In this new book, he seems to up the ante, though the Process Church is never named. Instead, he talks about “a mysterious English Satanic cult”, leaving the reader to guess who they might be. The suggestions here are pretty strong – that this cult not only paid Manson to kill Sharon Tate (no suggestion here that she was essentially ‘collateral damage’ in a killing aimed either at her friends or Terry Melcher, the former tenant of her house, as has often been claimed before) but also that they did so because she knew ‘something’ about the fact that they had brainwashed Sirhan Sirhan into murdering Senator Robert Kennedy.


This is pretty wild stuff. I will admit that I eat this sort of thing up. I’m a huge fan of Maury Terry’s The Ultimate Evil, a gargantuan and increasingly hysterical book linking the Son of Sam killings to a global Satanic murder cult. Terry’s theories about the actual Sam killings seem pretty convincing – the idea that David Berkowitz was not acting along seems almost irrefutable – but the book goes off the rails once it tries to expand on this into the Cotton Club murders and beyond. Similarly, the Manson case has enough weird connections, rumours and coincidences to make any grander conspiracy seem plausible, and in a perverse way, I wish it was true. The idea of a shadowy group of operating a global assassination ring through the manipulation of flaky cultists and confused Satanists, drawing in Manson, Berkowitz, and Henry Lee Lucas (who claimed to be killing for a Satanic groups called The Hand of Death), using the occult as a cover and mixing random killings with targeted assassinations…well, it’s pretty irresistible and not entirely implausible as an idea. Personally, I would throw The Zodiac in there too – his murders also seem to a mix of the random and the focused, and the similarities between him and The Son of Sam are remarkable. But whatever correlations you care to make, the idea behind this is a glorious mythology. Throw in stories of Hollywood decadence – kinky sex parties, amateur porn tapes, sex and drug orgies and enough names named to keep it juicy – and you have a story that seems salacious, scary and secretive. Perfect!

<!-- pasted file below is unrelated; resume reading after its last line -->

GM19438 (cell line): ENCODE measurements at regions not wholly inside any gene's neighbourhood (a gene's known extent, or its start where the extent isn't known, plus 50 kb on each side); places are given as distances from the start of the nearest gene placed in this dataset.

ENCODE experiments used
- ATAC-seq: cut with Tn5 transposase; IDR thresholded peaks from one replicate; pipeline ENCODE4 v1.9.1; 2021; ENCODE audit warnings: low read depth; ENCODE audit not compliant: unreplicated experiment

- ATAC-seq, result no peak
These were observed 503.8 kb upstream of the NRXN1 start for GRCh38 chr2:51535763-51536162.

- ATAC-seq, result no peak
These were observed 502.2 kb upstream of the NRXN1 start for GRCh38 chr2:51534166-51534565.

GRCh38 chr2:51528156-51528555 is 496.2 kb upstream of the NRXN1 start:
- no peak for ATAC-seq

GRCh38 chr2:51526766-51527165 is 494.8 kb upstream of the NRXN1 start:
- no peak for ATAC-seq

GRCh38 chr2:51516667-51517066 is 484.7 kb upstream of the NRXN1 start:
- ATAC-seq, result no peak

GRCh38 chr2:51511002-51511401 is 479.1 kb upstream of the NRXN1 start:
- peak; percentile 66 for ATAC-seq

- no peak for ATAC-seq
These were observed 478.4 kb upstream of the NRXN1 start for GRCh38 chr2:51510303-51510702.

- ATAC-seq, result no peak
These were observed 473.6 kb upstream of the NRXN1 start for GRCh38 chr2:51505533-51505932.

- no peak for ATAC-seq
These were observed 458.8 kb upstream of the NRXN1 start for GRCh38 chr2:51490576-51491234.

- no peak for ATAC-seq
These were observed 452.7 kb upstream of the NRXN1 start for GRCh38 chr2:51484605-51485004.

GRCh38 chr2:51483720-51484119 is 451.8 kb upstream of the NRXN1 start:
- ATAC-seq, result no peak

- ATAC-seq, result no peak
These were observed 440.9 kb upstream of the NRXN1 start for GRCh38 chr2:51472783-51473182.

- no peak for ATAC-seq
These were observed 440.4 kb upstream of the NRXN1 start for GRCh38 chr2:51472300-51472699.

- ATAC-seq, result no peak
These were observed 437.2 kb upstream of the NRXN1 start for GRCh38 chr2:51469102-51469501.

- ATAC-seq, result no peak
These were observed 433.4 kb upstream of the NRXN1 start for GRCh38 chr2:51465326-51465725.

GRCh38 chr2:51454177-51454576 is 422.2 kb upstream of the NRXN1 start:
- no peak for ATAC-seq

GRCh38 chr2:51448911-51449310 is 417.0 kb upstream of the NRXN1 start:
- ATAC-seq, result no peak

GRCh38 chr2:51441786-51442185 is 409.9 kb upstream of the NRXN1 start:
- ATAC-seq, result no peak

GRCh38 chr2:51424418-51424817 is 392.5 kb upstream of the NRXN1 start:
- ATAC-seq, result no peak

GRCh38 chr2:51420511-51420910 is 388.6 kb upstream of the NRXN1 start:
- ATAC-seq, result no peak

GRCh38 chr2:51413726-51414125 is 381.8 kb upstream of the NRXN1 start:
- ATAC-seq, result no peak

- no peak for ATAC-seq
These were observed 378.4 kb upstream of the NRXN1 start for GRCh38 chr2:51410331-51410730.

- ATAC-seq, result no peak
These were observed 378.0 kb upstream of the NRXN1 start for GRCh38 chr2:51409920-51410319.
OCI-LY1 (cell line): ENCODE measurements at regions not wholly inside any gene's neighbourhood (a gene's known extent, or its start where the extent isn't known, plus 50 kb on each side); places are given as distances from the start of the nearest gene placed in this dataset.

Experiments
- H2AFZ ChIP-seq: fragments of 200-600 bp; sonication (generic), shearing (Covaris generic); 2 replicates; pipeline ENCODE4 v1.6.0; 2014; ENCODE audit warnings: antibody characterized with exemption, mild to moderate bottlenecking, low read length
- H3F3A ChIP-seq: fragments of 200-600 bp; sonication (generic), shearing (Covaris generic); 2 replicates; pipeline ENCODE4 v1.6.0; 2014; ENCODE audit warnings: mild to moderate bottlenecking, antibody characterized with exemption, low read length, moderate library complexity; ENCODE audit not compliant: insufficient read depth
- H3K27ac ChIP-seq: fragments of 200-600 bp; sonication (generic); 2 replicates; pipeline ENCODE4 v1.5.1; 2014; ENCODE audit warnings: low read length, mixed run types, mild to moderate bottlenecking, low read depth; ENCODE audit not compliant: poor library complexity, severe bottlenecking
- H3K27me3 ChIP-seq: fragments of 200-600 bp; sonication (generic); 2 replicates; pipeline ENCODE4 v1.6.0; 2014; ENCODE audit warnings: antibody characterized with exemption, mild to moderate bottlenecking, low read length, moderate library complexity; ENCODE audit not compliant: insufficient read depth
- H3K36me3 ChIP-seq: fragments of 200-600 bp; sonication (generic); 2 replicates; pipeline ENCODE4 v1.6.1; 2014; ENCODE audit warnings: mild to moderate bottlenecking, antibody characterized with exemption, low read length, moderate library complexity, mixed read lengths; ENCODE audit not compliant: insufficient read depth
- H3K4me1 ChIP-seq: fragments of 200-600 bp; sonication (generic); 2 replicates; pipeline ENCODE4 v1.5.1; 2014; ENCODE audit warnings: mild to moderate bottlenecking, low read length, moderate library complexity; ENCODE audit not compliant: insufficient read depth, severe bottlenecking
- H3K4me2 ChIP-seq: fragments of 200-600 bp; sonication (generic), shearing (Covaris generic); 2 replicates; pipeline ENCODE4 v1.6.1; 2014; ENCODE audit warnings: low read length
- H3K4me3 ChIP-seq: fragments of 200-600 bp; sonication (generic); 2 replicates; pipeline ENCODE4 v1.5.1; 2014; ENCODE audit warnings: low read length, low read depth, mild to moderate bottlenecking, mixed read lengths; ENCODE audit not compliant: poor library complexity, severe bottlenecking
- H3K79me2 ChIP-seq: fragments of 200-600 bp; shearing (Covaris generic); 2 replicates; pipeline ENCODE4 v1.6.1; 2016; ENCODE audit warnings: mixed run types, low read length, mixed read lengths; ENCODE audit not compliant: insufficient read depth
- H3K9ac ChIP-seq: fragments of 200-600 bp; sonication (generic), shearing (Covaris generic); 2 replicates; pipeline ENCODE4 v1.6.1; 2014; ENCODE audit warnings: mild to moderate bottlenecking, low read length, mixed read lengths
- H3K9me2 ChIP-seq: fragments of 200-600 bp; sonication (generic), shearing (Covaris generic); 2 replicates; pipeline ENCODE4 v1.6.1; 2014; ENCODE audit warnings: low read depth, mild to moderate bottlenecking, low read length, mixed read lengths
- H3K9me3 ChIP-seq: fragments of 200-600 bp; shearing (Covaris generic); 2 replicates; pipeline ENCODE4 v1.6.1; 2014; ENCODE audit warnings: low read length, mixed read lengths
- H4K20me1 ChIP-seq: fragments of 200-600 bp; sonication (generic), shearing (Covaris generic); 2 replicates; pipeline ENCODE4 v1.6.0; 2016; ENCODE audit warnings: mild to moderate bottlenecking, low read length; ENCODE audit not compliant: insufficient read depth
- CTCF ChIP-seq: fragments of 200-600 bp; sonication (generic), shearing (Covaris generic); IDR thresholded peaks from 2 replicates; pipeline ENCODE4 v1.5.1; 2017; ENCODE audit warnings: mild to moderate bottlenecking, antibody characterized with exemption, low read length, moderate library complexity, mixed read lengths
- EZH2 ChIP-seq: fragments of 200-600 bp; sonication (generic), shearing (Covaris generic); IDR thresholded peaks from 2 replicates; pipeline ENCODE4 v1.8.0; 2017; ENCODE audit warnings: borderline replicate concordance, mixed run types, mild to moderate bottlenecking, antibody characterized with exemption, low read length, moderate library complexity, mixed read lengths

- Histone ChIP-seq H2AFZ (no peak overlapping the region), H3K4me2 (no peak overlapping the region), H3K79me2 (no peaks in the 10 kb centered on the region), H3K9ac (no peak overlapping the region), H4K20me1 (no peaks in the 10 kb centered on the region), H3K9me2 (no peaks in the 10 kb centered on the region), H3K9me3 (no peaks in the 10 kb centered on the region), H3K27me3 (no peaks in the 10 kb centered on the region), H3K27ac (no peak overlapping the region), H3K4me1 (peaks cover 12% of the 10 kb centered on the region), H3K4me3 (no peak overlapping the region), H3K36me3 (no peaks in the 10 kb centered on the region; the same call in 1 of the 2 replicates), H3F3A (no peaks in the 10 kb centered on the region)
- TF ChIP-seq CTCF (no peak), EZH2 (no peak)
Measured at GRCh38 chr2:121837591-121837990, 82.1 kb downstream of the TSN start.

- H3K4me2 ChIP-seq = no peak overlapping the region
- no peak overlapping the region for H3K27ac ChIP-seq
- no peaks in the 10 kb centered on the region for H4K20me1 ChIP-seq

Of course, were I member of the Process Church, I might not find all this as entertaining, and I can see why a lot of people in the occult world are not at all amused by these claims. In truth, there is more evidence linking established, mainstream religions with organised murder than there is Satanists or other occult organisations, but it’s the occultists who suffer public and legal harassment. And as we have seen with Satanic Panics over the years, these stories often seem unbelievable because they are untrue.